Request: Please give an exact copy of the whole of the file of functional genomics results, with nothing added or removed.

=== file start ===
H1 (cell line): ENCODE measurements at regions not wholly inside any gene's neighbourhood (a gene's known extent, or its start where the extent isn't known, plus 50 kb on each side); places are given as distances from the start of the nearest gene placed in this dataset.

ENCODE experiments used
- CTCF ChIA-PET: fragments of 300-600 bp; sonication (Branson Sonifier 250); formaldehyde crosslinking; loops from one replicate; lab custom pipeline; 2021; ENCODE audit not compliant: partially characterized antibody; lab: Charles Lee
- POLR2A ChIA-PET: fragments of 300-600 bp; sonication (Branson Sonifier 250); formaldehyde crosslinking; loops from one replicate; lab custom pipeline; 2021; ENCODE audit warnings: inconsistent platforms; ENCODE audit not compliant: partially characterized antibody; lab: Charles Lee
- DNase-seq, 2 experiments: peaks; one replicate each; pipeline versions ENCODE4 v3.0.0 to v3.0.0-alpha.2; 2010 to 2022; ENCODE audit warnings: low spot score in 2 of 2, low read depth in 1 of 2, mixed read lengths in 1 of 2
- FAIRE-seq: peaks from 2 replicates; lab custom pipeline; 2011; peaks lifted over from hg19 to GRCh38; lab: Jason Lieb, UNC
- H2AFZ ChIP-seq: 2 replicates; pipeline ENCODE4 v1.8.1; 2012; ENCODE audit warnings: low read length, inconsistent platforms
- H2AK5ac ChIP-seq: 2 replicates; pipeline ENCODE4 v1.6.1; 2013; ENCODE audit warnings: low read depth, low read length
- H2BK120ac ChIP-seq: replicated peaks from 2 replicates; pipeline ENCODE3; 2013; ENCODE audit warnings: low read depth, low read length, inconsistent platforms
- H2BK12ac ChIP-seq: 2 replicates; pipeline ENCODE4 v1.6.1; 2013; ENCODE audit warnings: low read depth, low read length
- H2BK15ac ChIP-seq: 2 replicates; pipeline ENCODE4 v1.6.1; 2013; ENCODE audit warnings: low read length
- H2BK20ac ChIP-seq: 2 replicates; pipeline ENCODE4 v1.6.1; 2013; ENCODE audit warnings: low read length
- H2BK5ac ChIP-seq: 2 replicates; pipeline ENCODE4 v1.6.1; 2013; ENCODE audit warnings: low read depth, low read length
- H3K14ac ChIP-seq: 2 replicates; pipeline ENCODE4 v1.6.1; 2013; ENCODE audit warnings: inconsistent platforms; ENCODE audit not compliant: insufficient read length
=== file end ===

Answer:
H1 (cell line): ENCODE measurements at regions not wholly inside any gene's neighbourhood (a gene's known extent, or its start where the extent isn't known, plus 50 kb on each side); places are given as distances from the start of the nearest gene placed in this dataset.

ENCODE experiments used
- CTCF ChIA-PET: fragments of 300-600 bp; sonication (Branson Sonifier 250); formaldehyde crosslinking; loops from one replicate; lab custom pipeline; 2021; ENCODE audit not compliant: partially characterized antibody; lab: Charles Lee
- POLR2A ChIA-PET: fragments of 300-600 bp; sonication (Branson Sonifier 250); formaldehyde crosslinking; loops from one replicate; lab custom pipeline; 2021; ENCODE audit warnings: inconsistent platforms; ENCODE audit not compliant: partially characterized antibody; lab: Charles Lee
- DNase-seq, 2 experiments: peaks; one replicate each; pipeline versions ENCODE4 v3.0.0 to v3.0.0-alpha.2; 2010 to 2022; ENCODE audit warnings: low spot score in 2 of 2, low read depth in 1 of 2, mixed read lengths in 1 of 2
- FAIRE-seq: peaks from 2 replicates; lab custom pipeline; 2011; peaks lifted over from hg19 to GRCh38; lab: Jason Lieb, UNC
- H2AFZ ChIP-seq: 2 replicates; pipeline ENCODE4 v1.8.1; 2012; ENCODE audit warnings: low read length, inconsistent platforms
- H2AK5ac ChIP-seq: 2 replicates; pipeline ENCODE4 v1.6.1; 2013; ENCODE audit warnings: low read depth, low read length
- H2BK120ac ChIP-seq: replicated peaks from 2 replicates; pipeline ENCODE3; 2013; ENCODE audit warnings: low read depth, low read length, inconsistent platforms
- H2BK12ac ChIP-seq: 2 replicates; pipeline ENCODE4 v1.6.1; 2013; ENCODE audit warnings: low read depth, low read length
- H2BK15ac ChIP-seq: 2 replicates; pipeline ENCODE4 v1.6.1; 2013; ENCODE audit warnings: low read length
- H2BK20ac ChIP-seq: 2 replicates; pipeline ENCODE4 v1.6.1; 2013; ENCODE audit warnings: low read length
- H2BK5ac ChIP-seq: 2 replicates; pipeline ENCODE4 v1.6.1; 2013; ENCODE audit warnings: low read depth, low read length
- H3K14ac ChIP-seq: 2 replicates; pipeline ENCODE4 v1.6.1; 2013; ENCODE audit warnings: inconsistent platforms; ENCODE audit not compliant: insufficient read length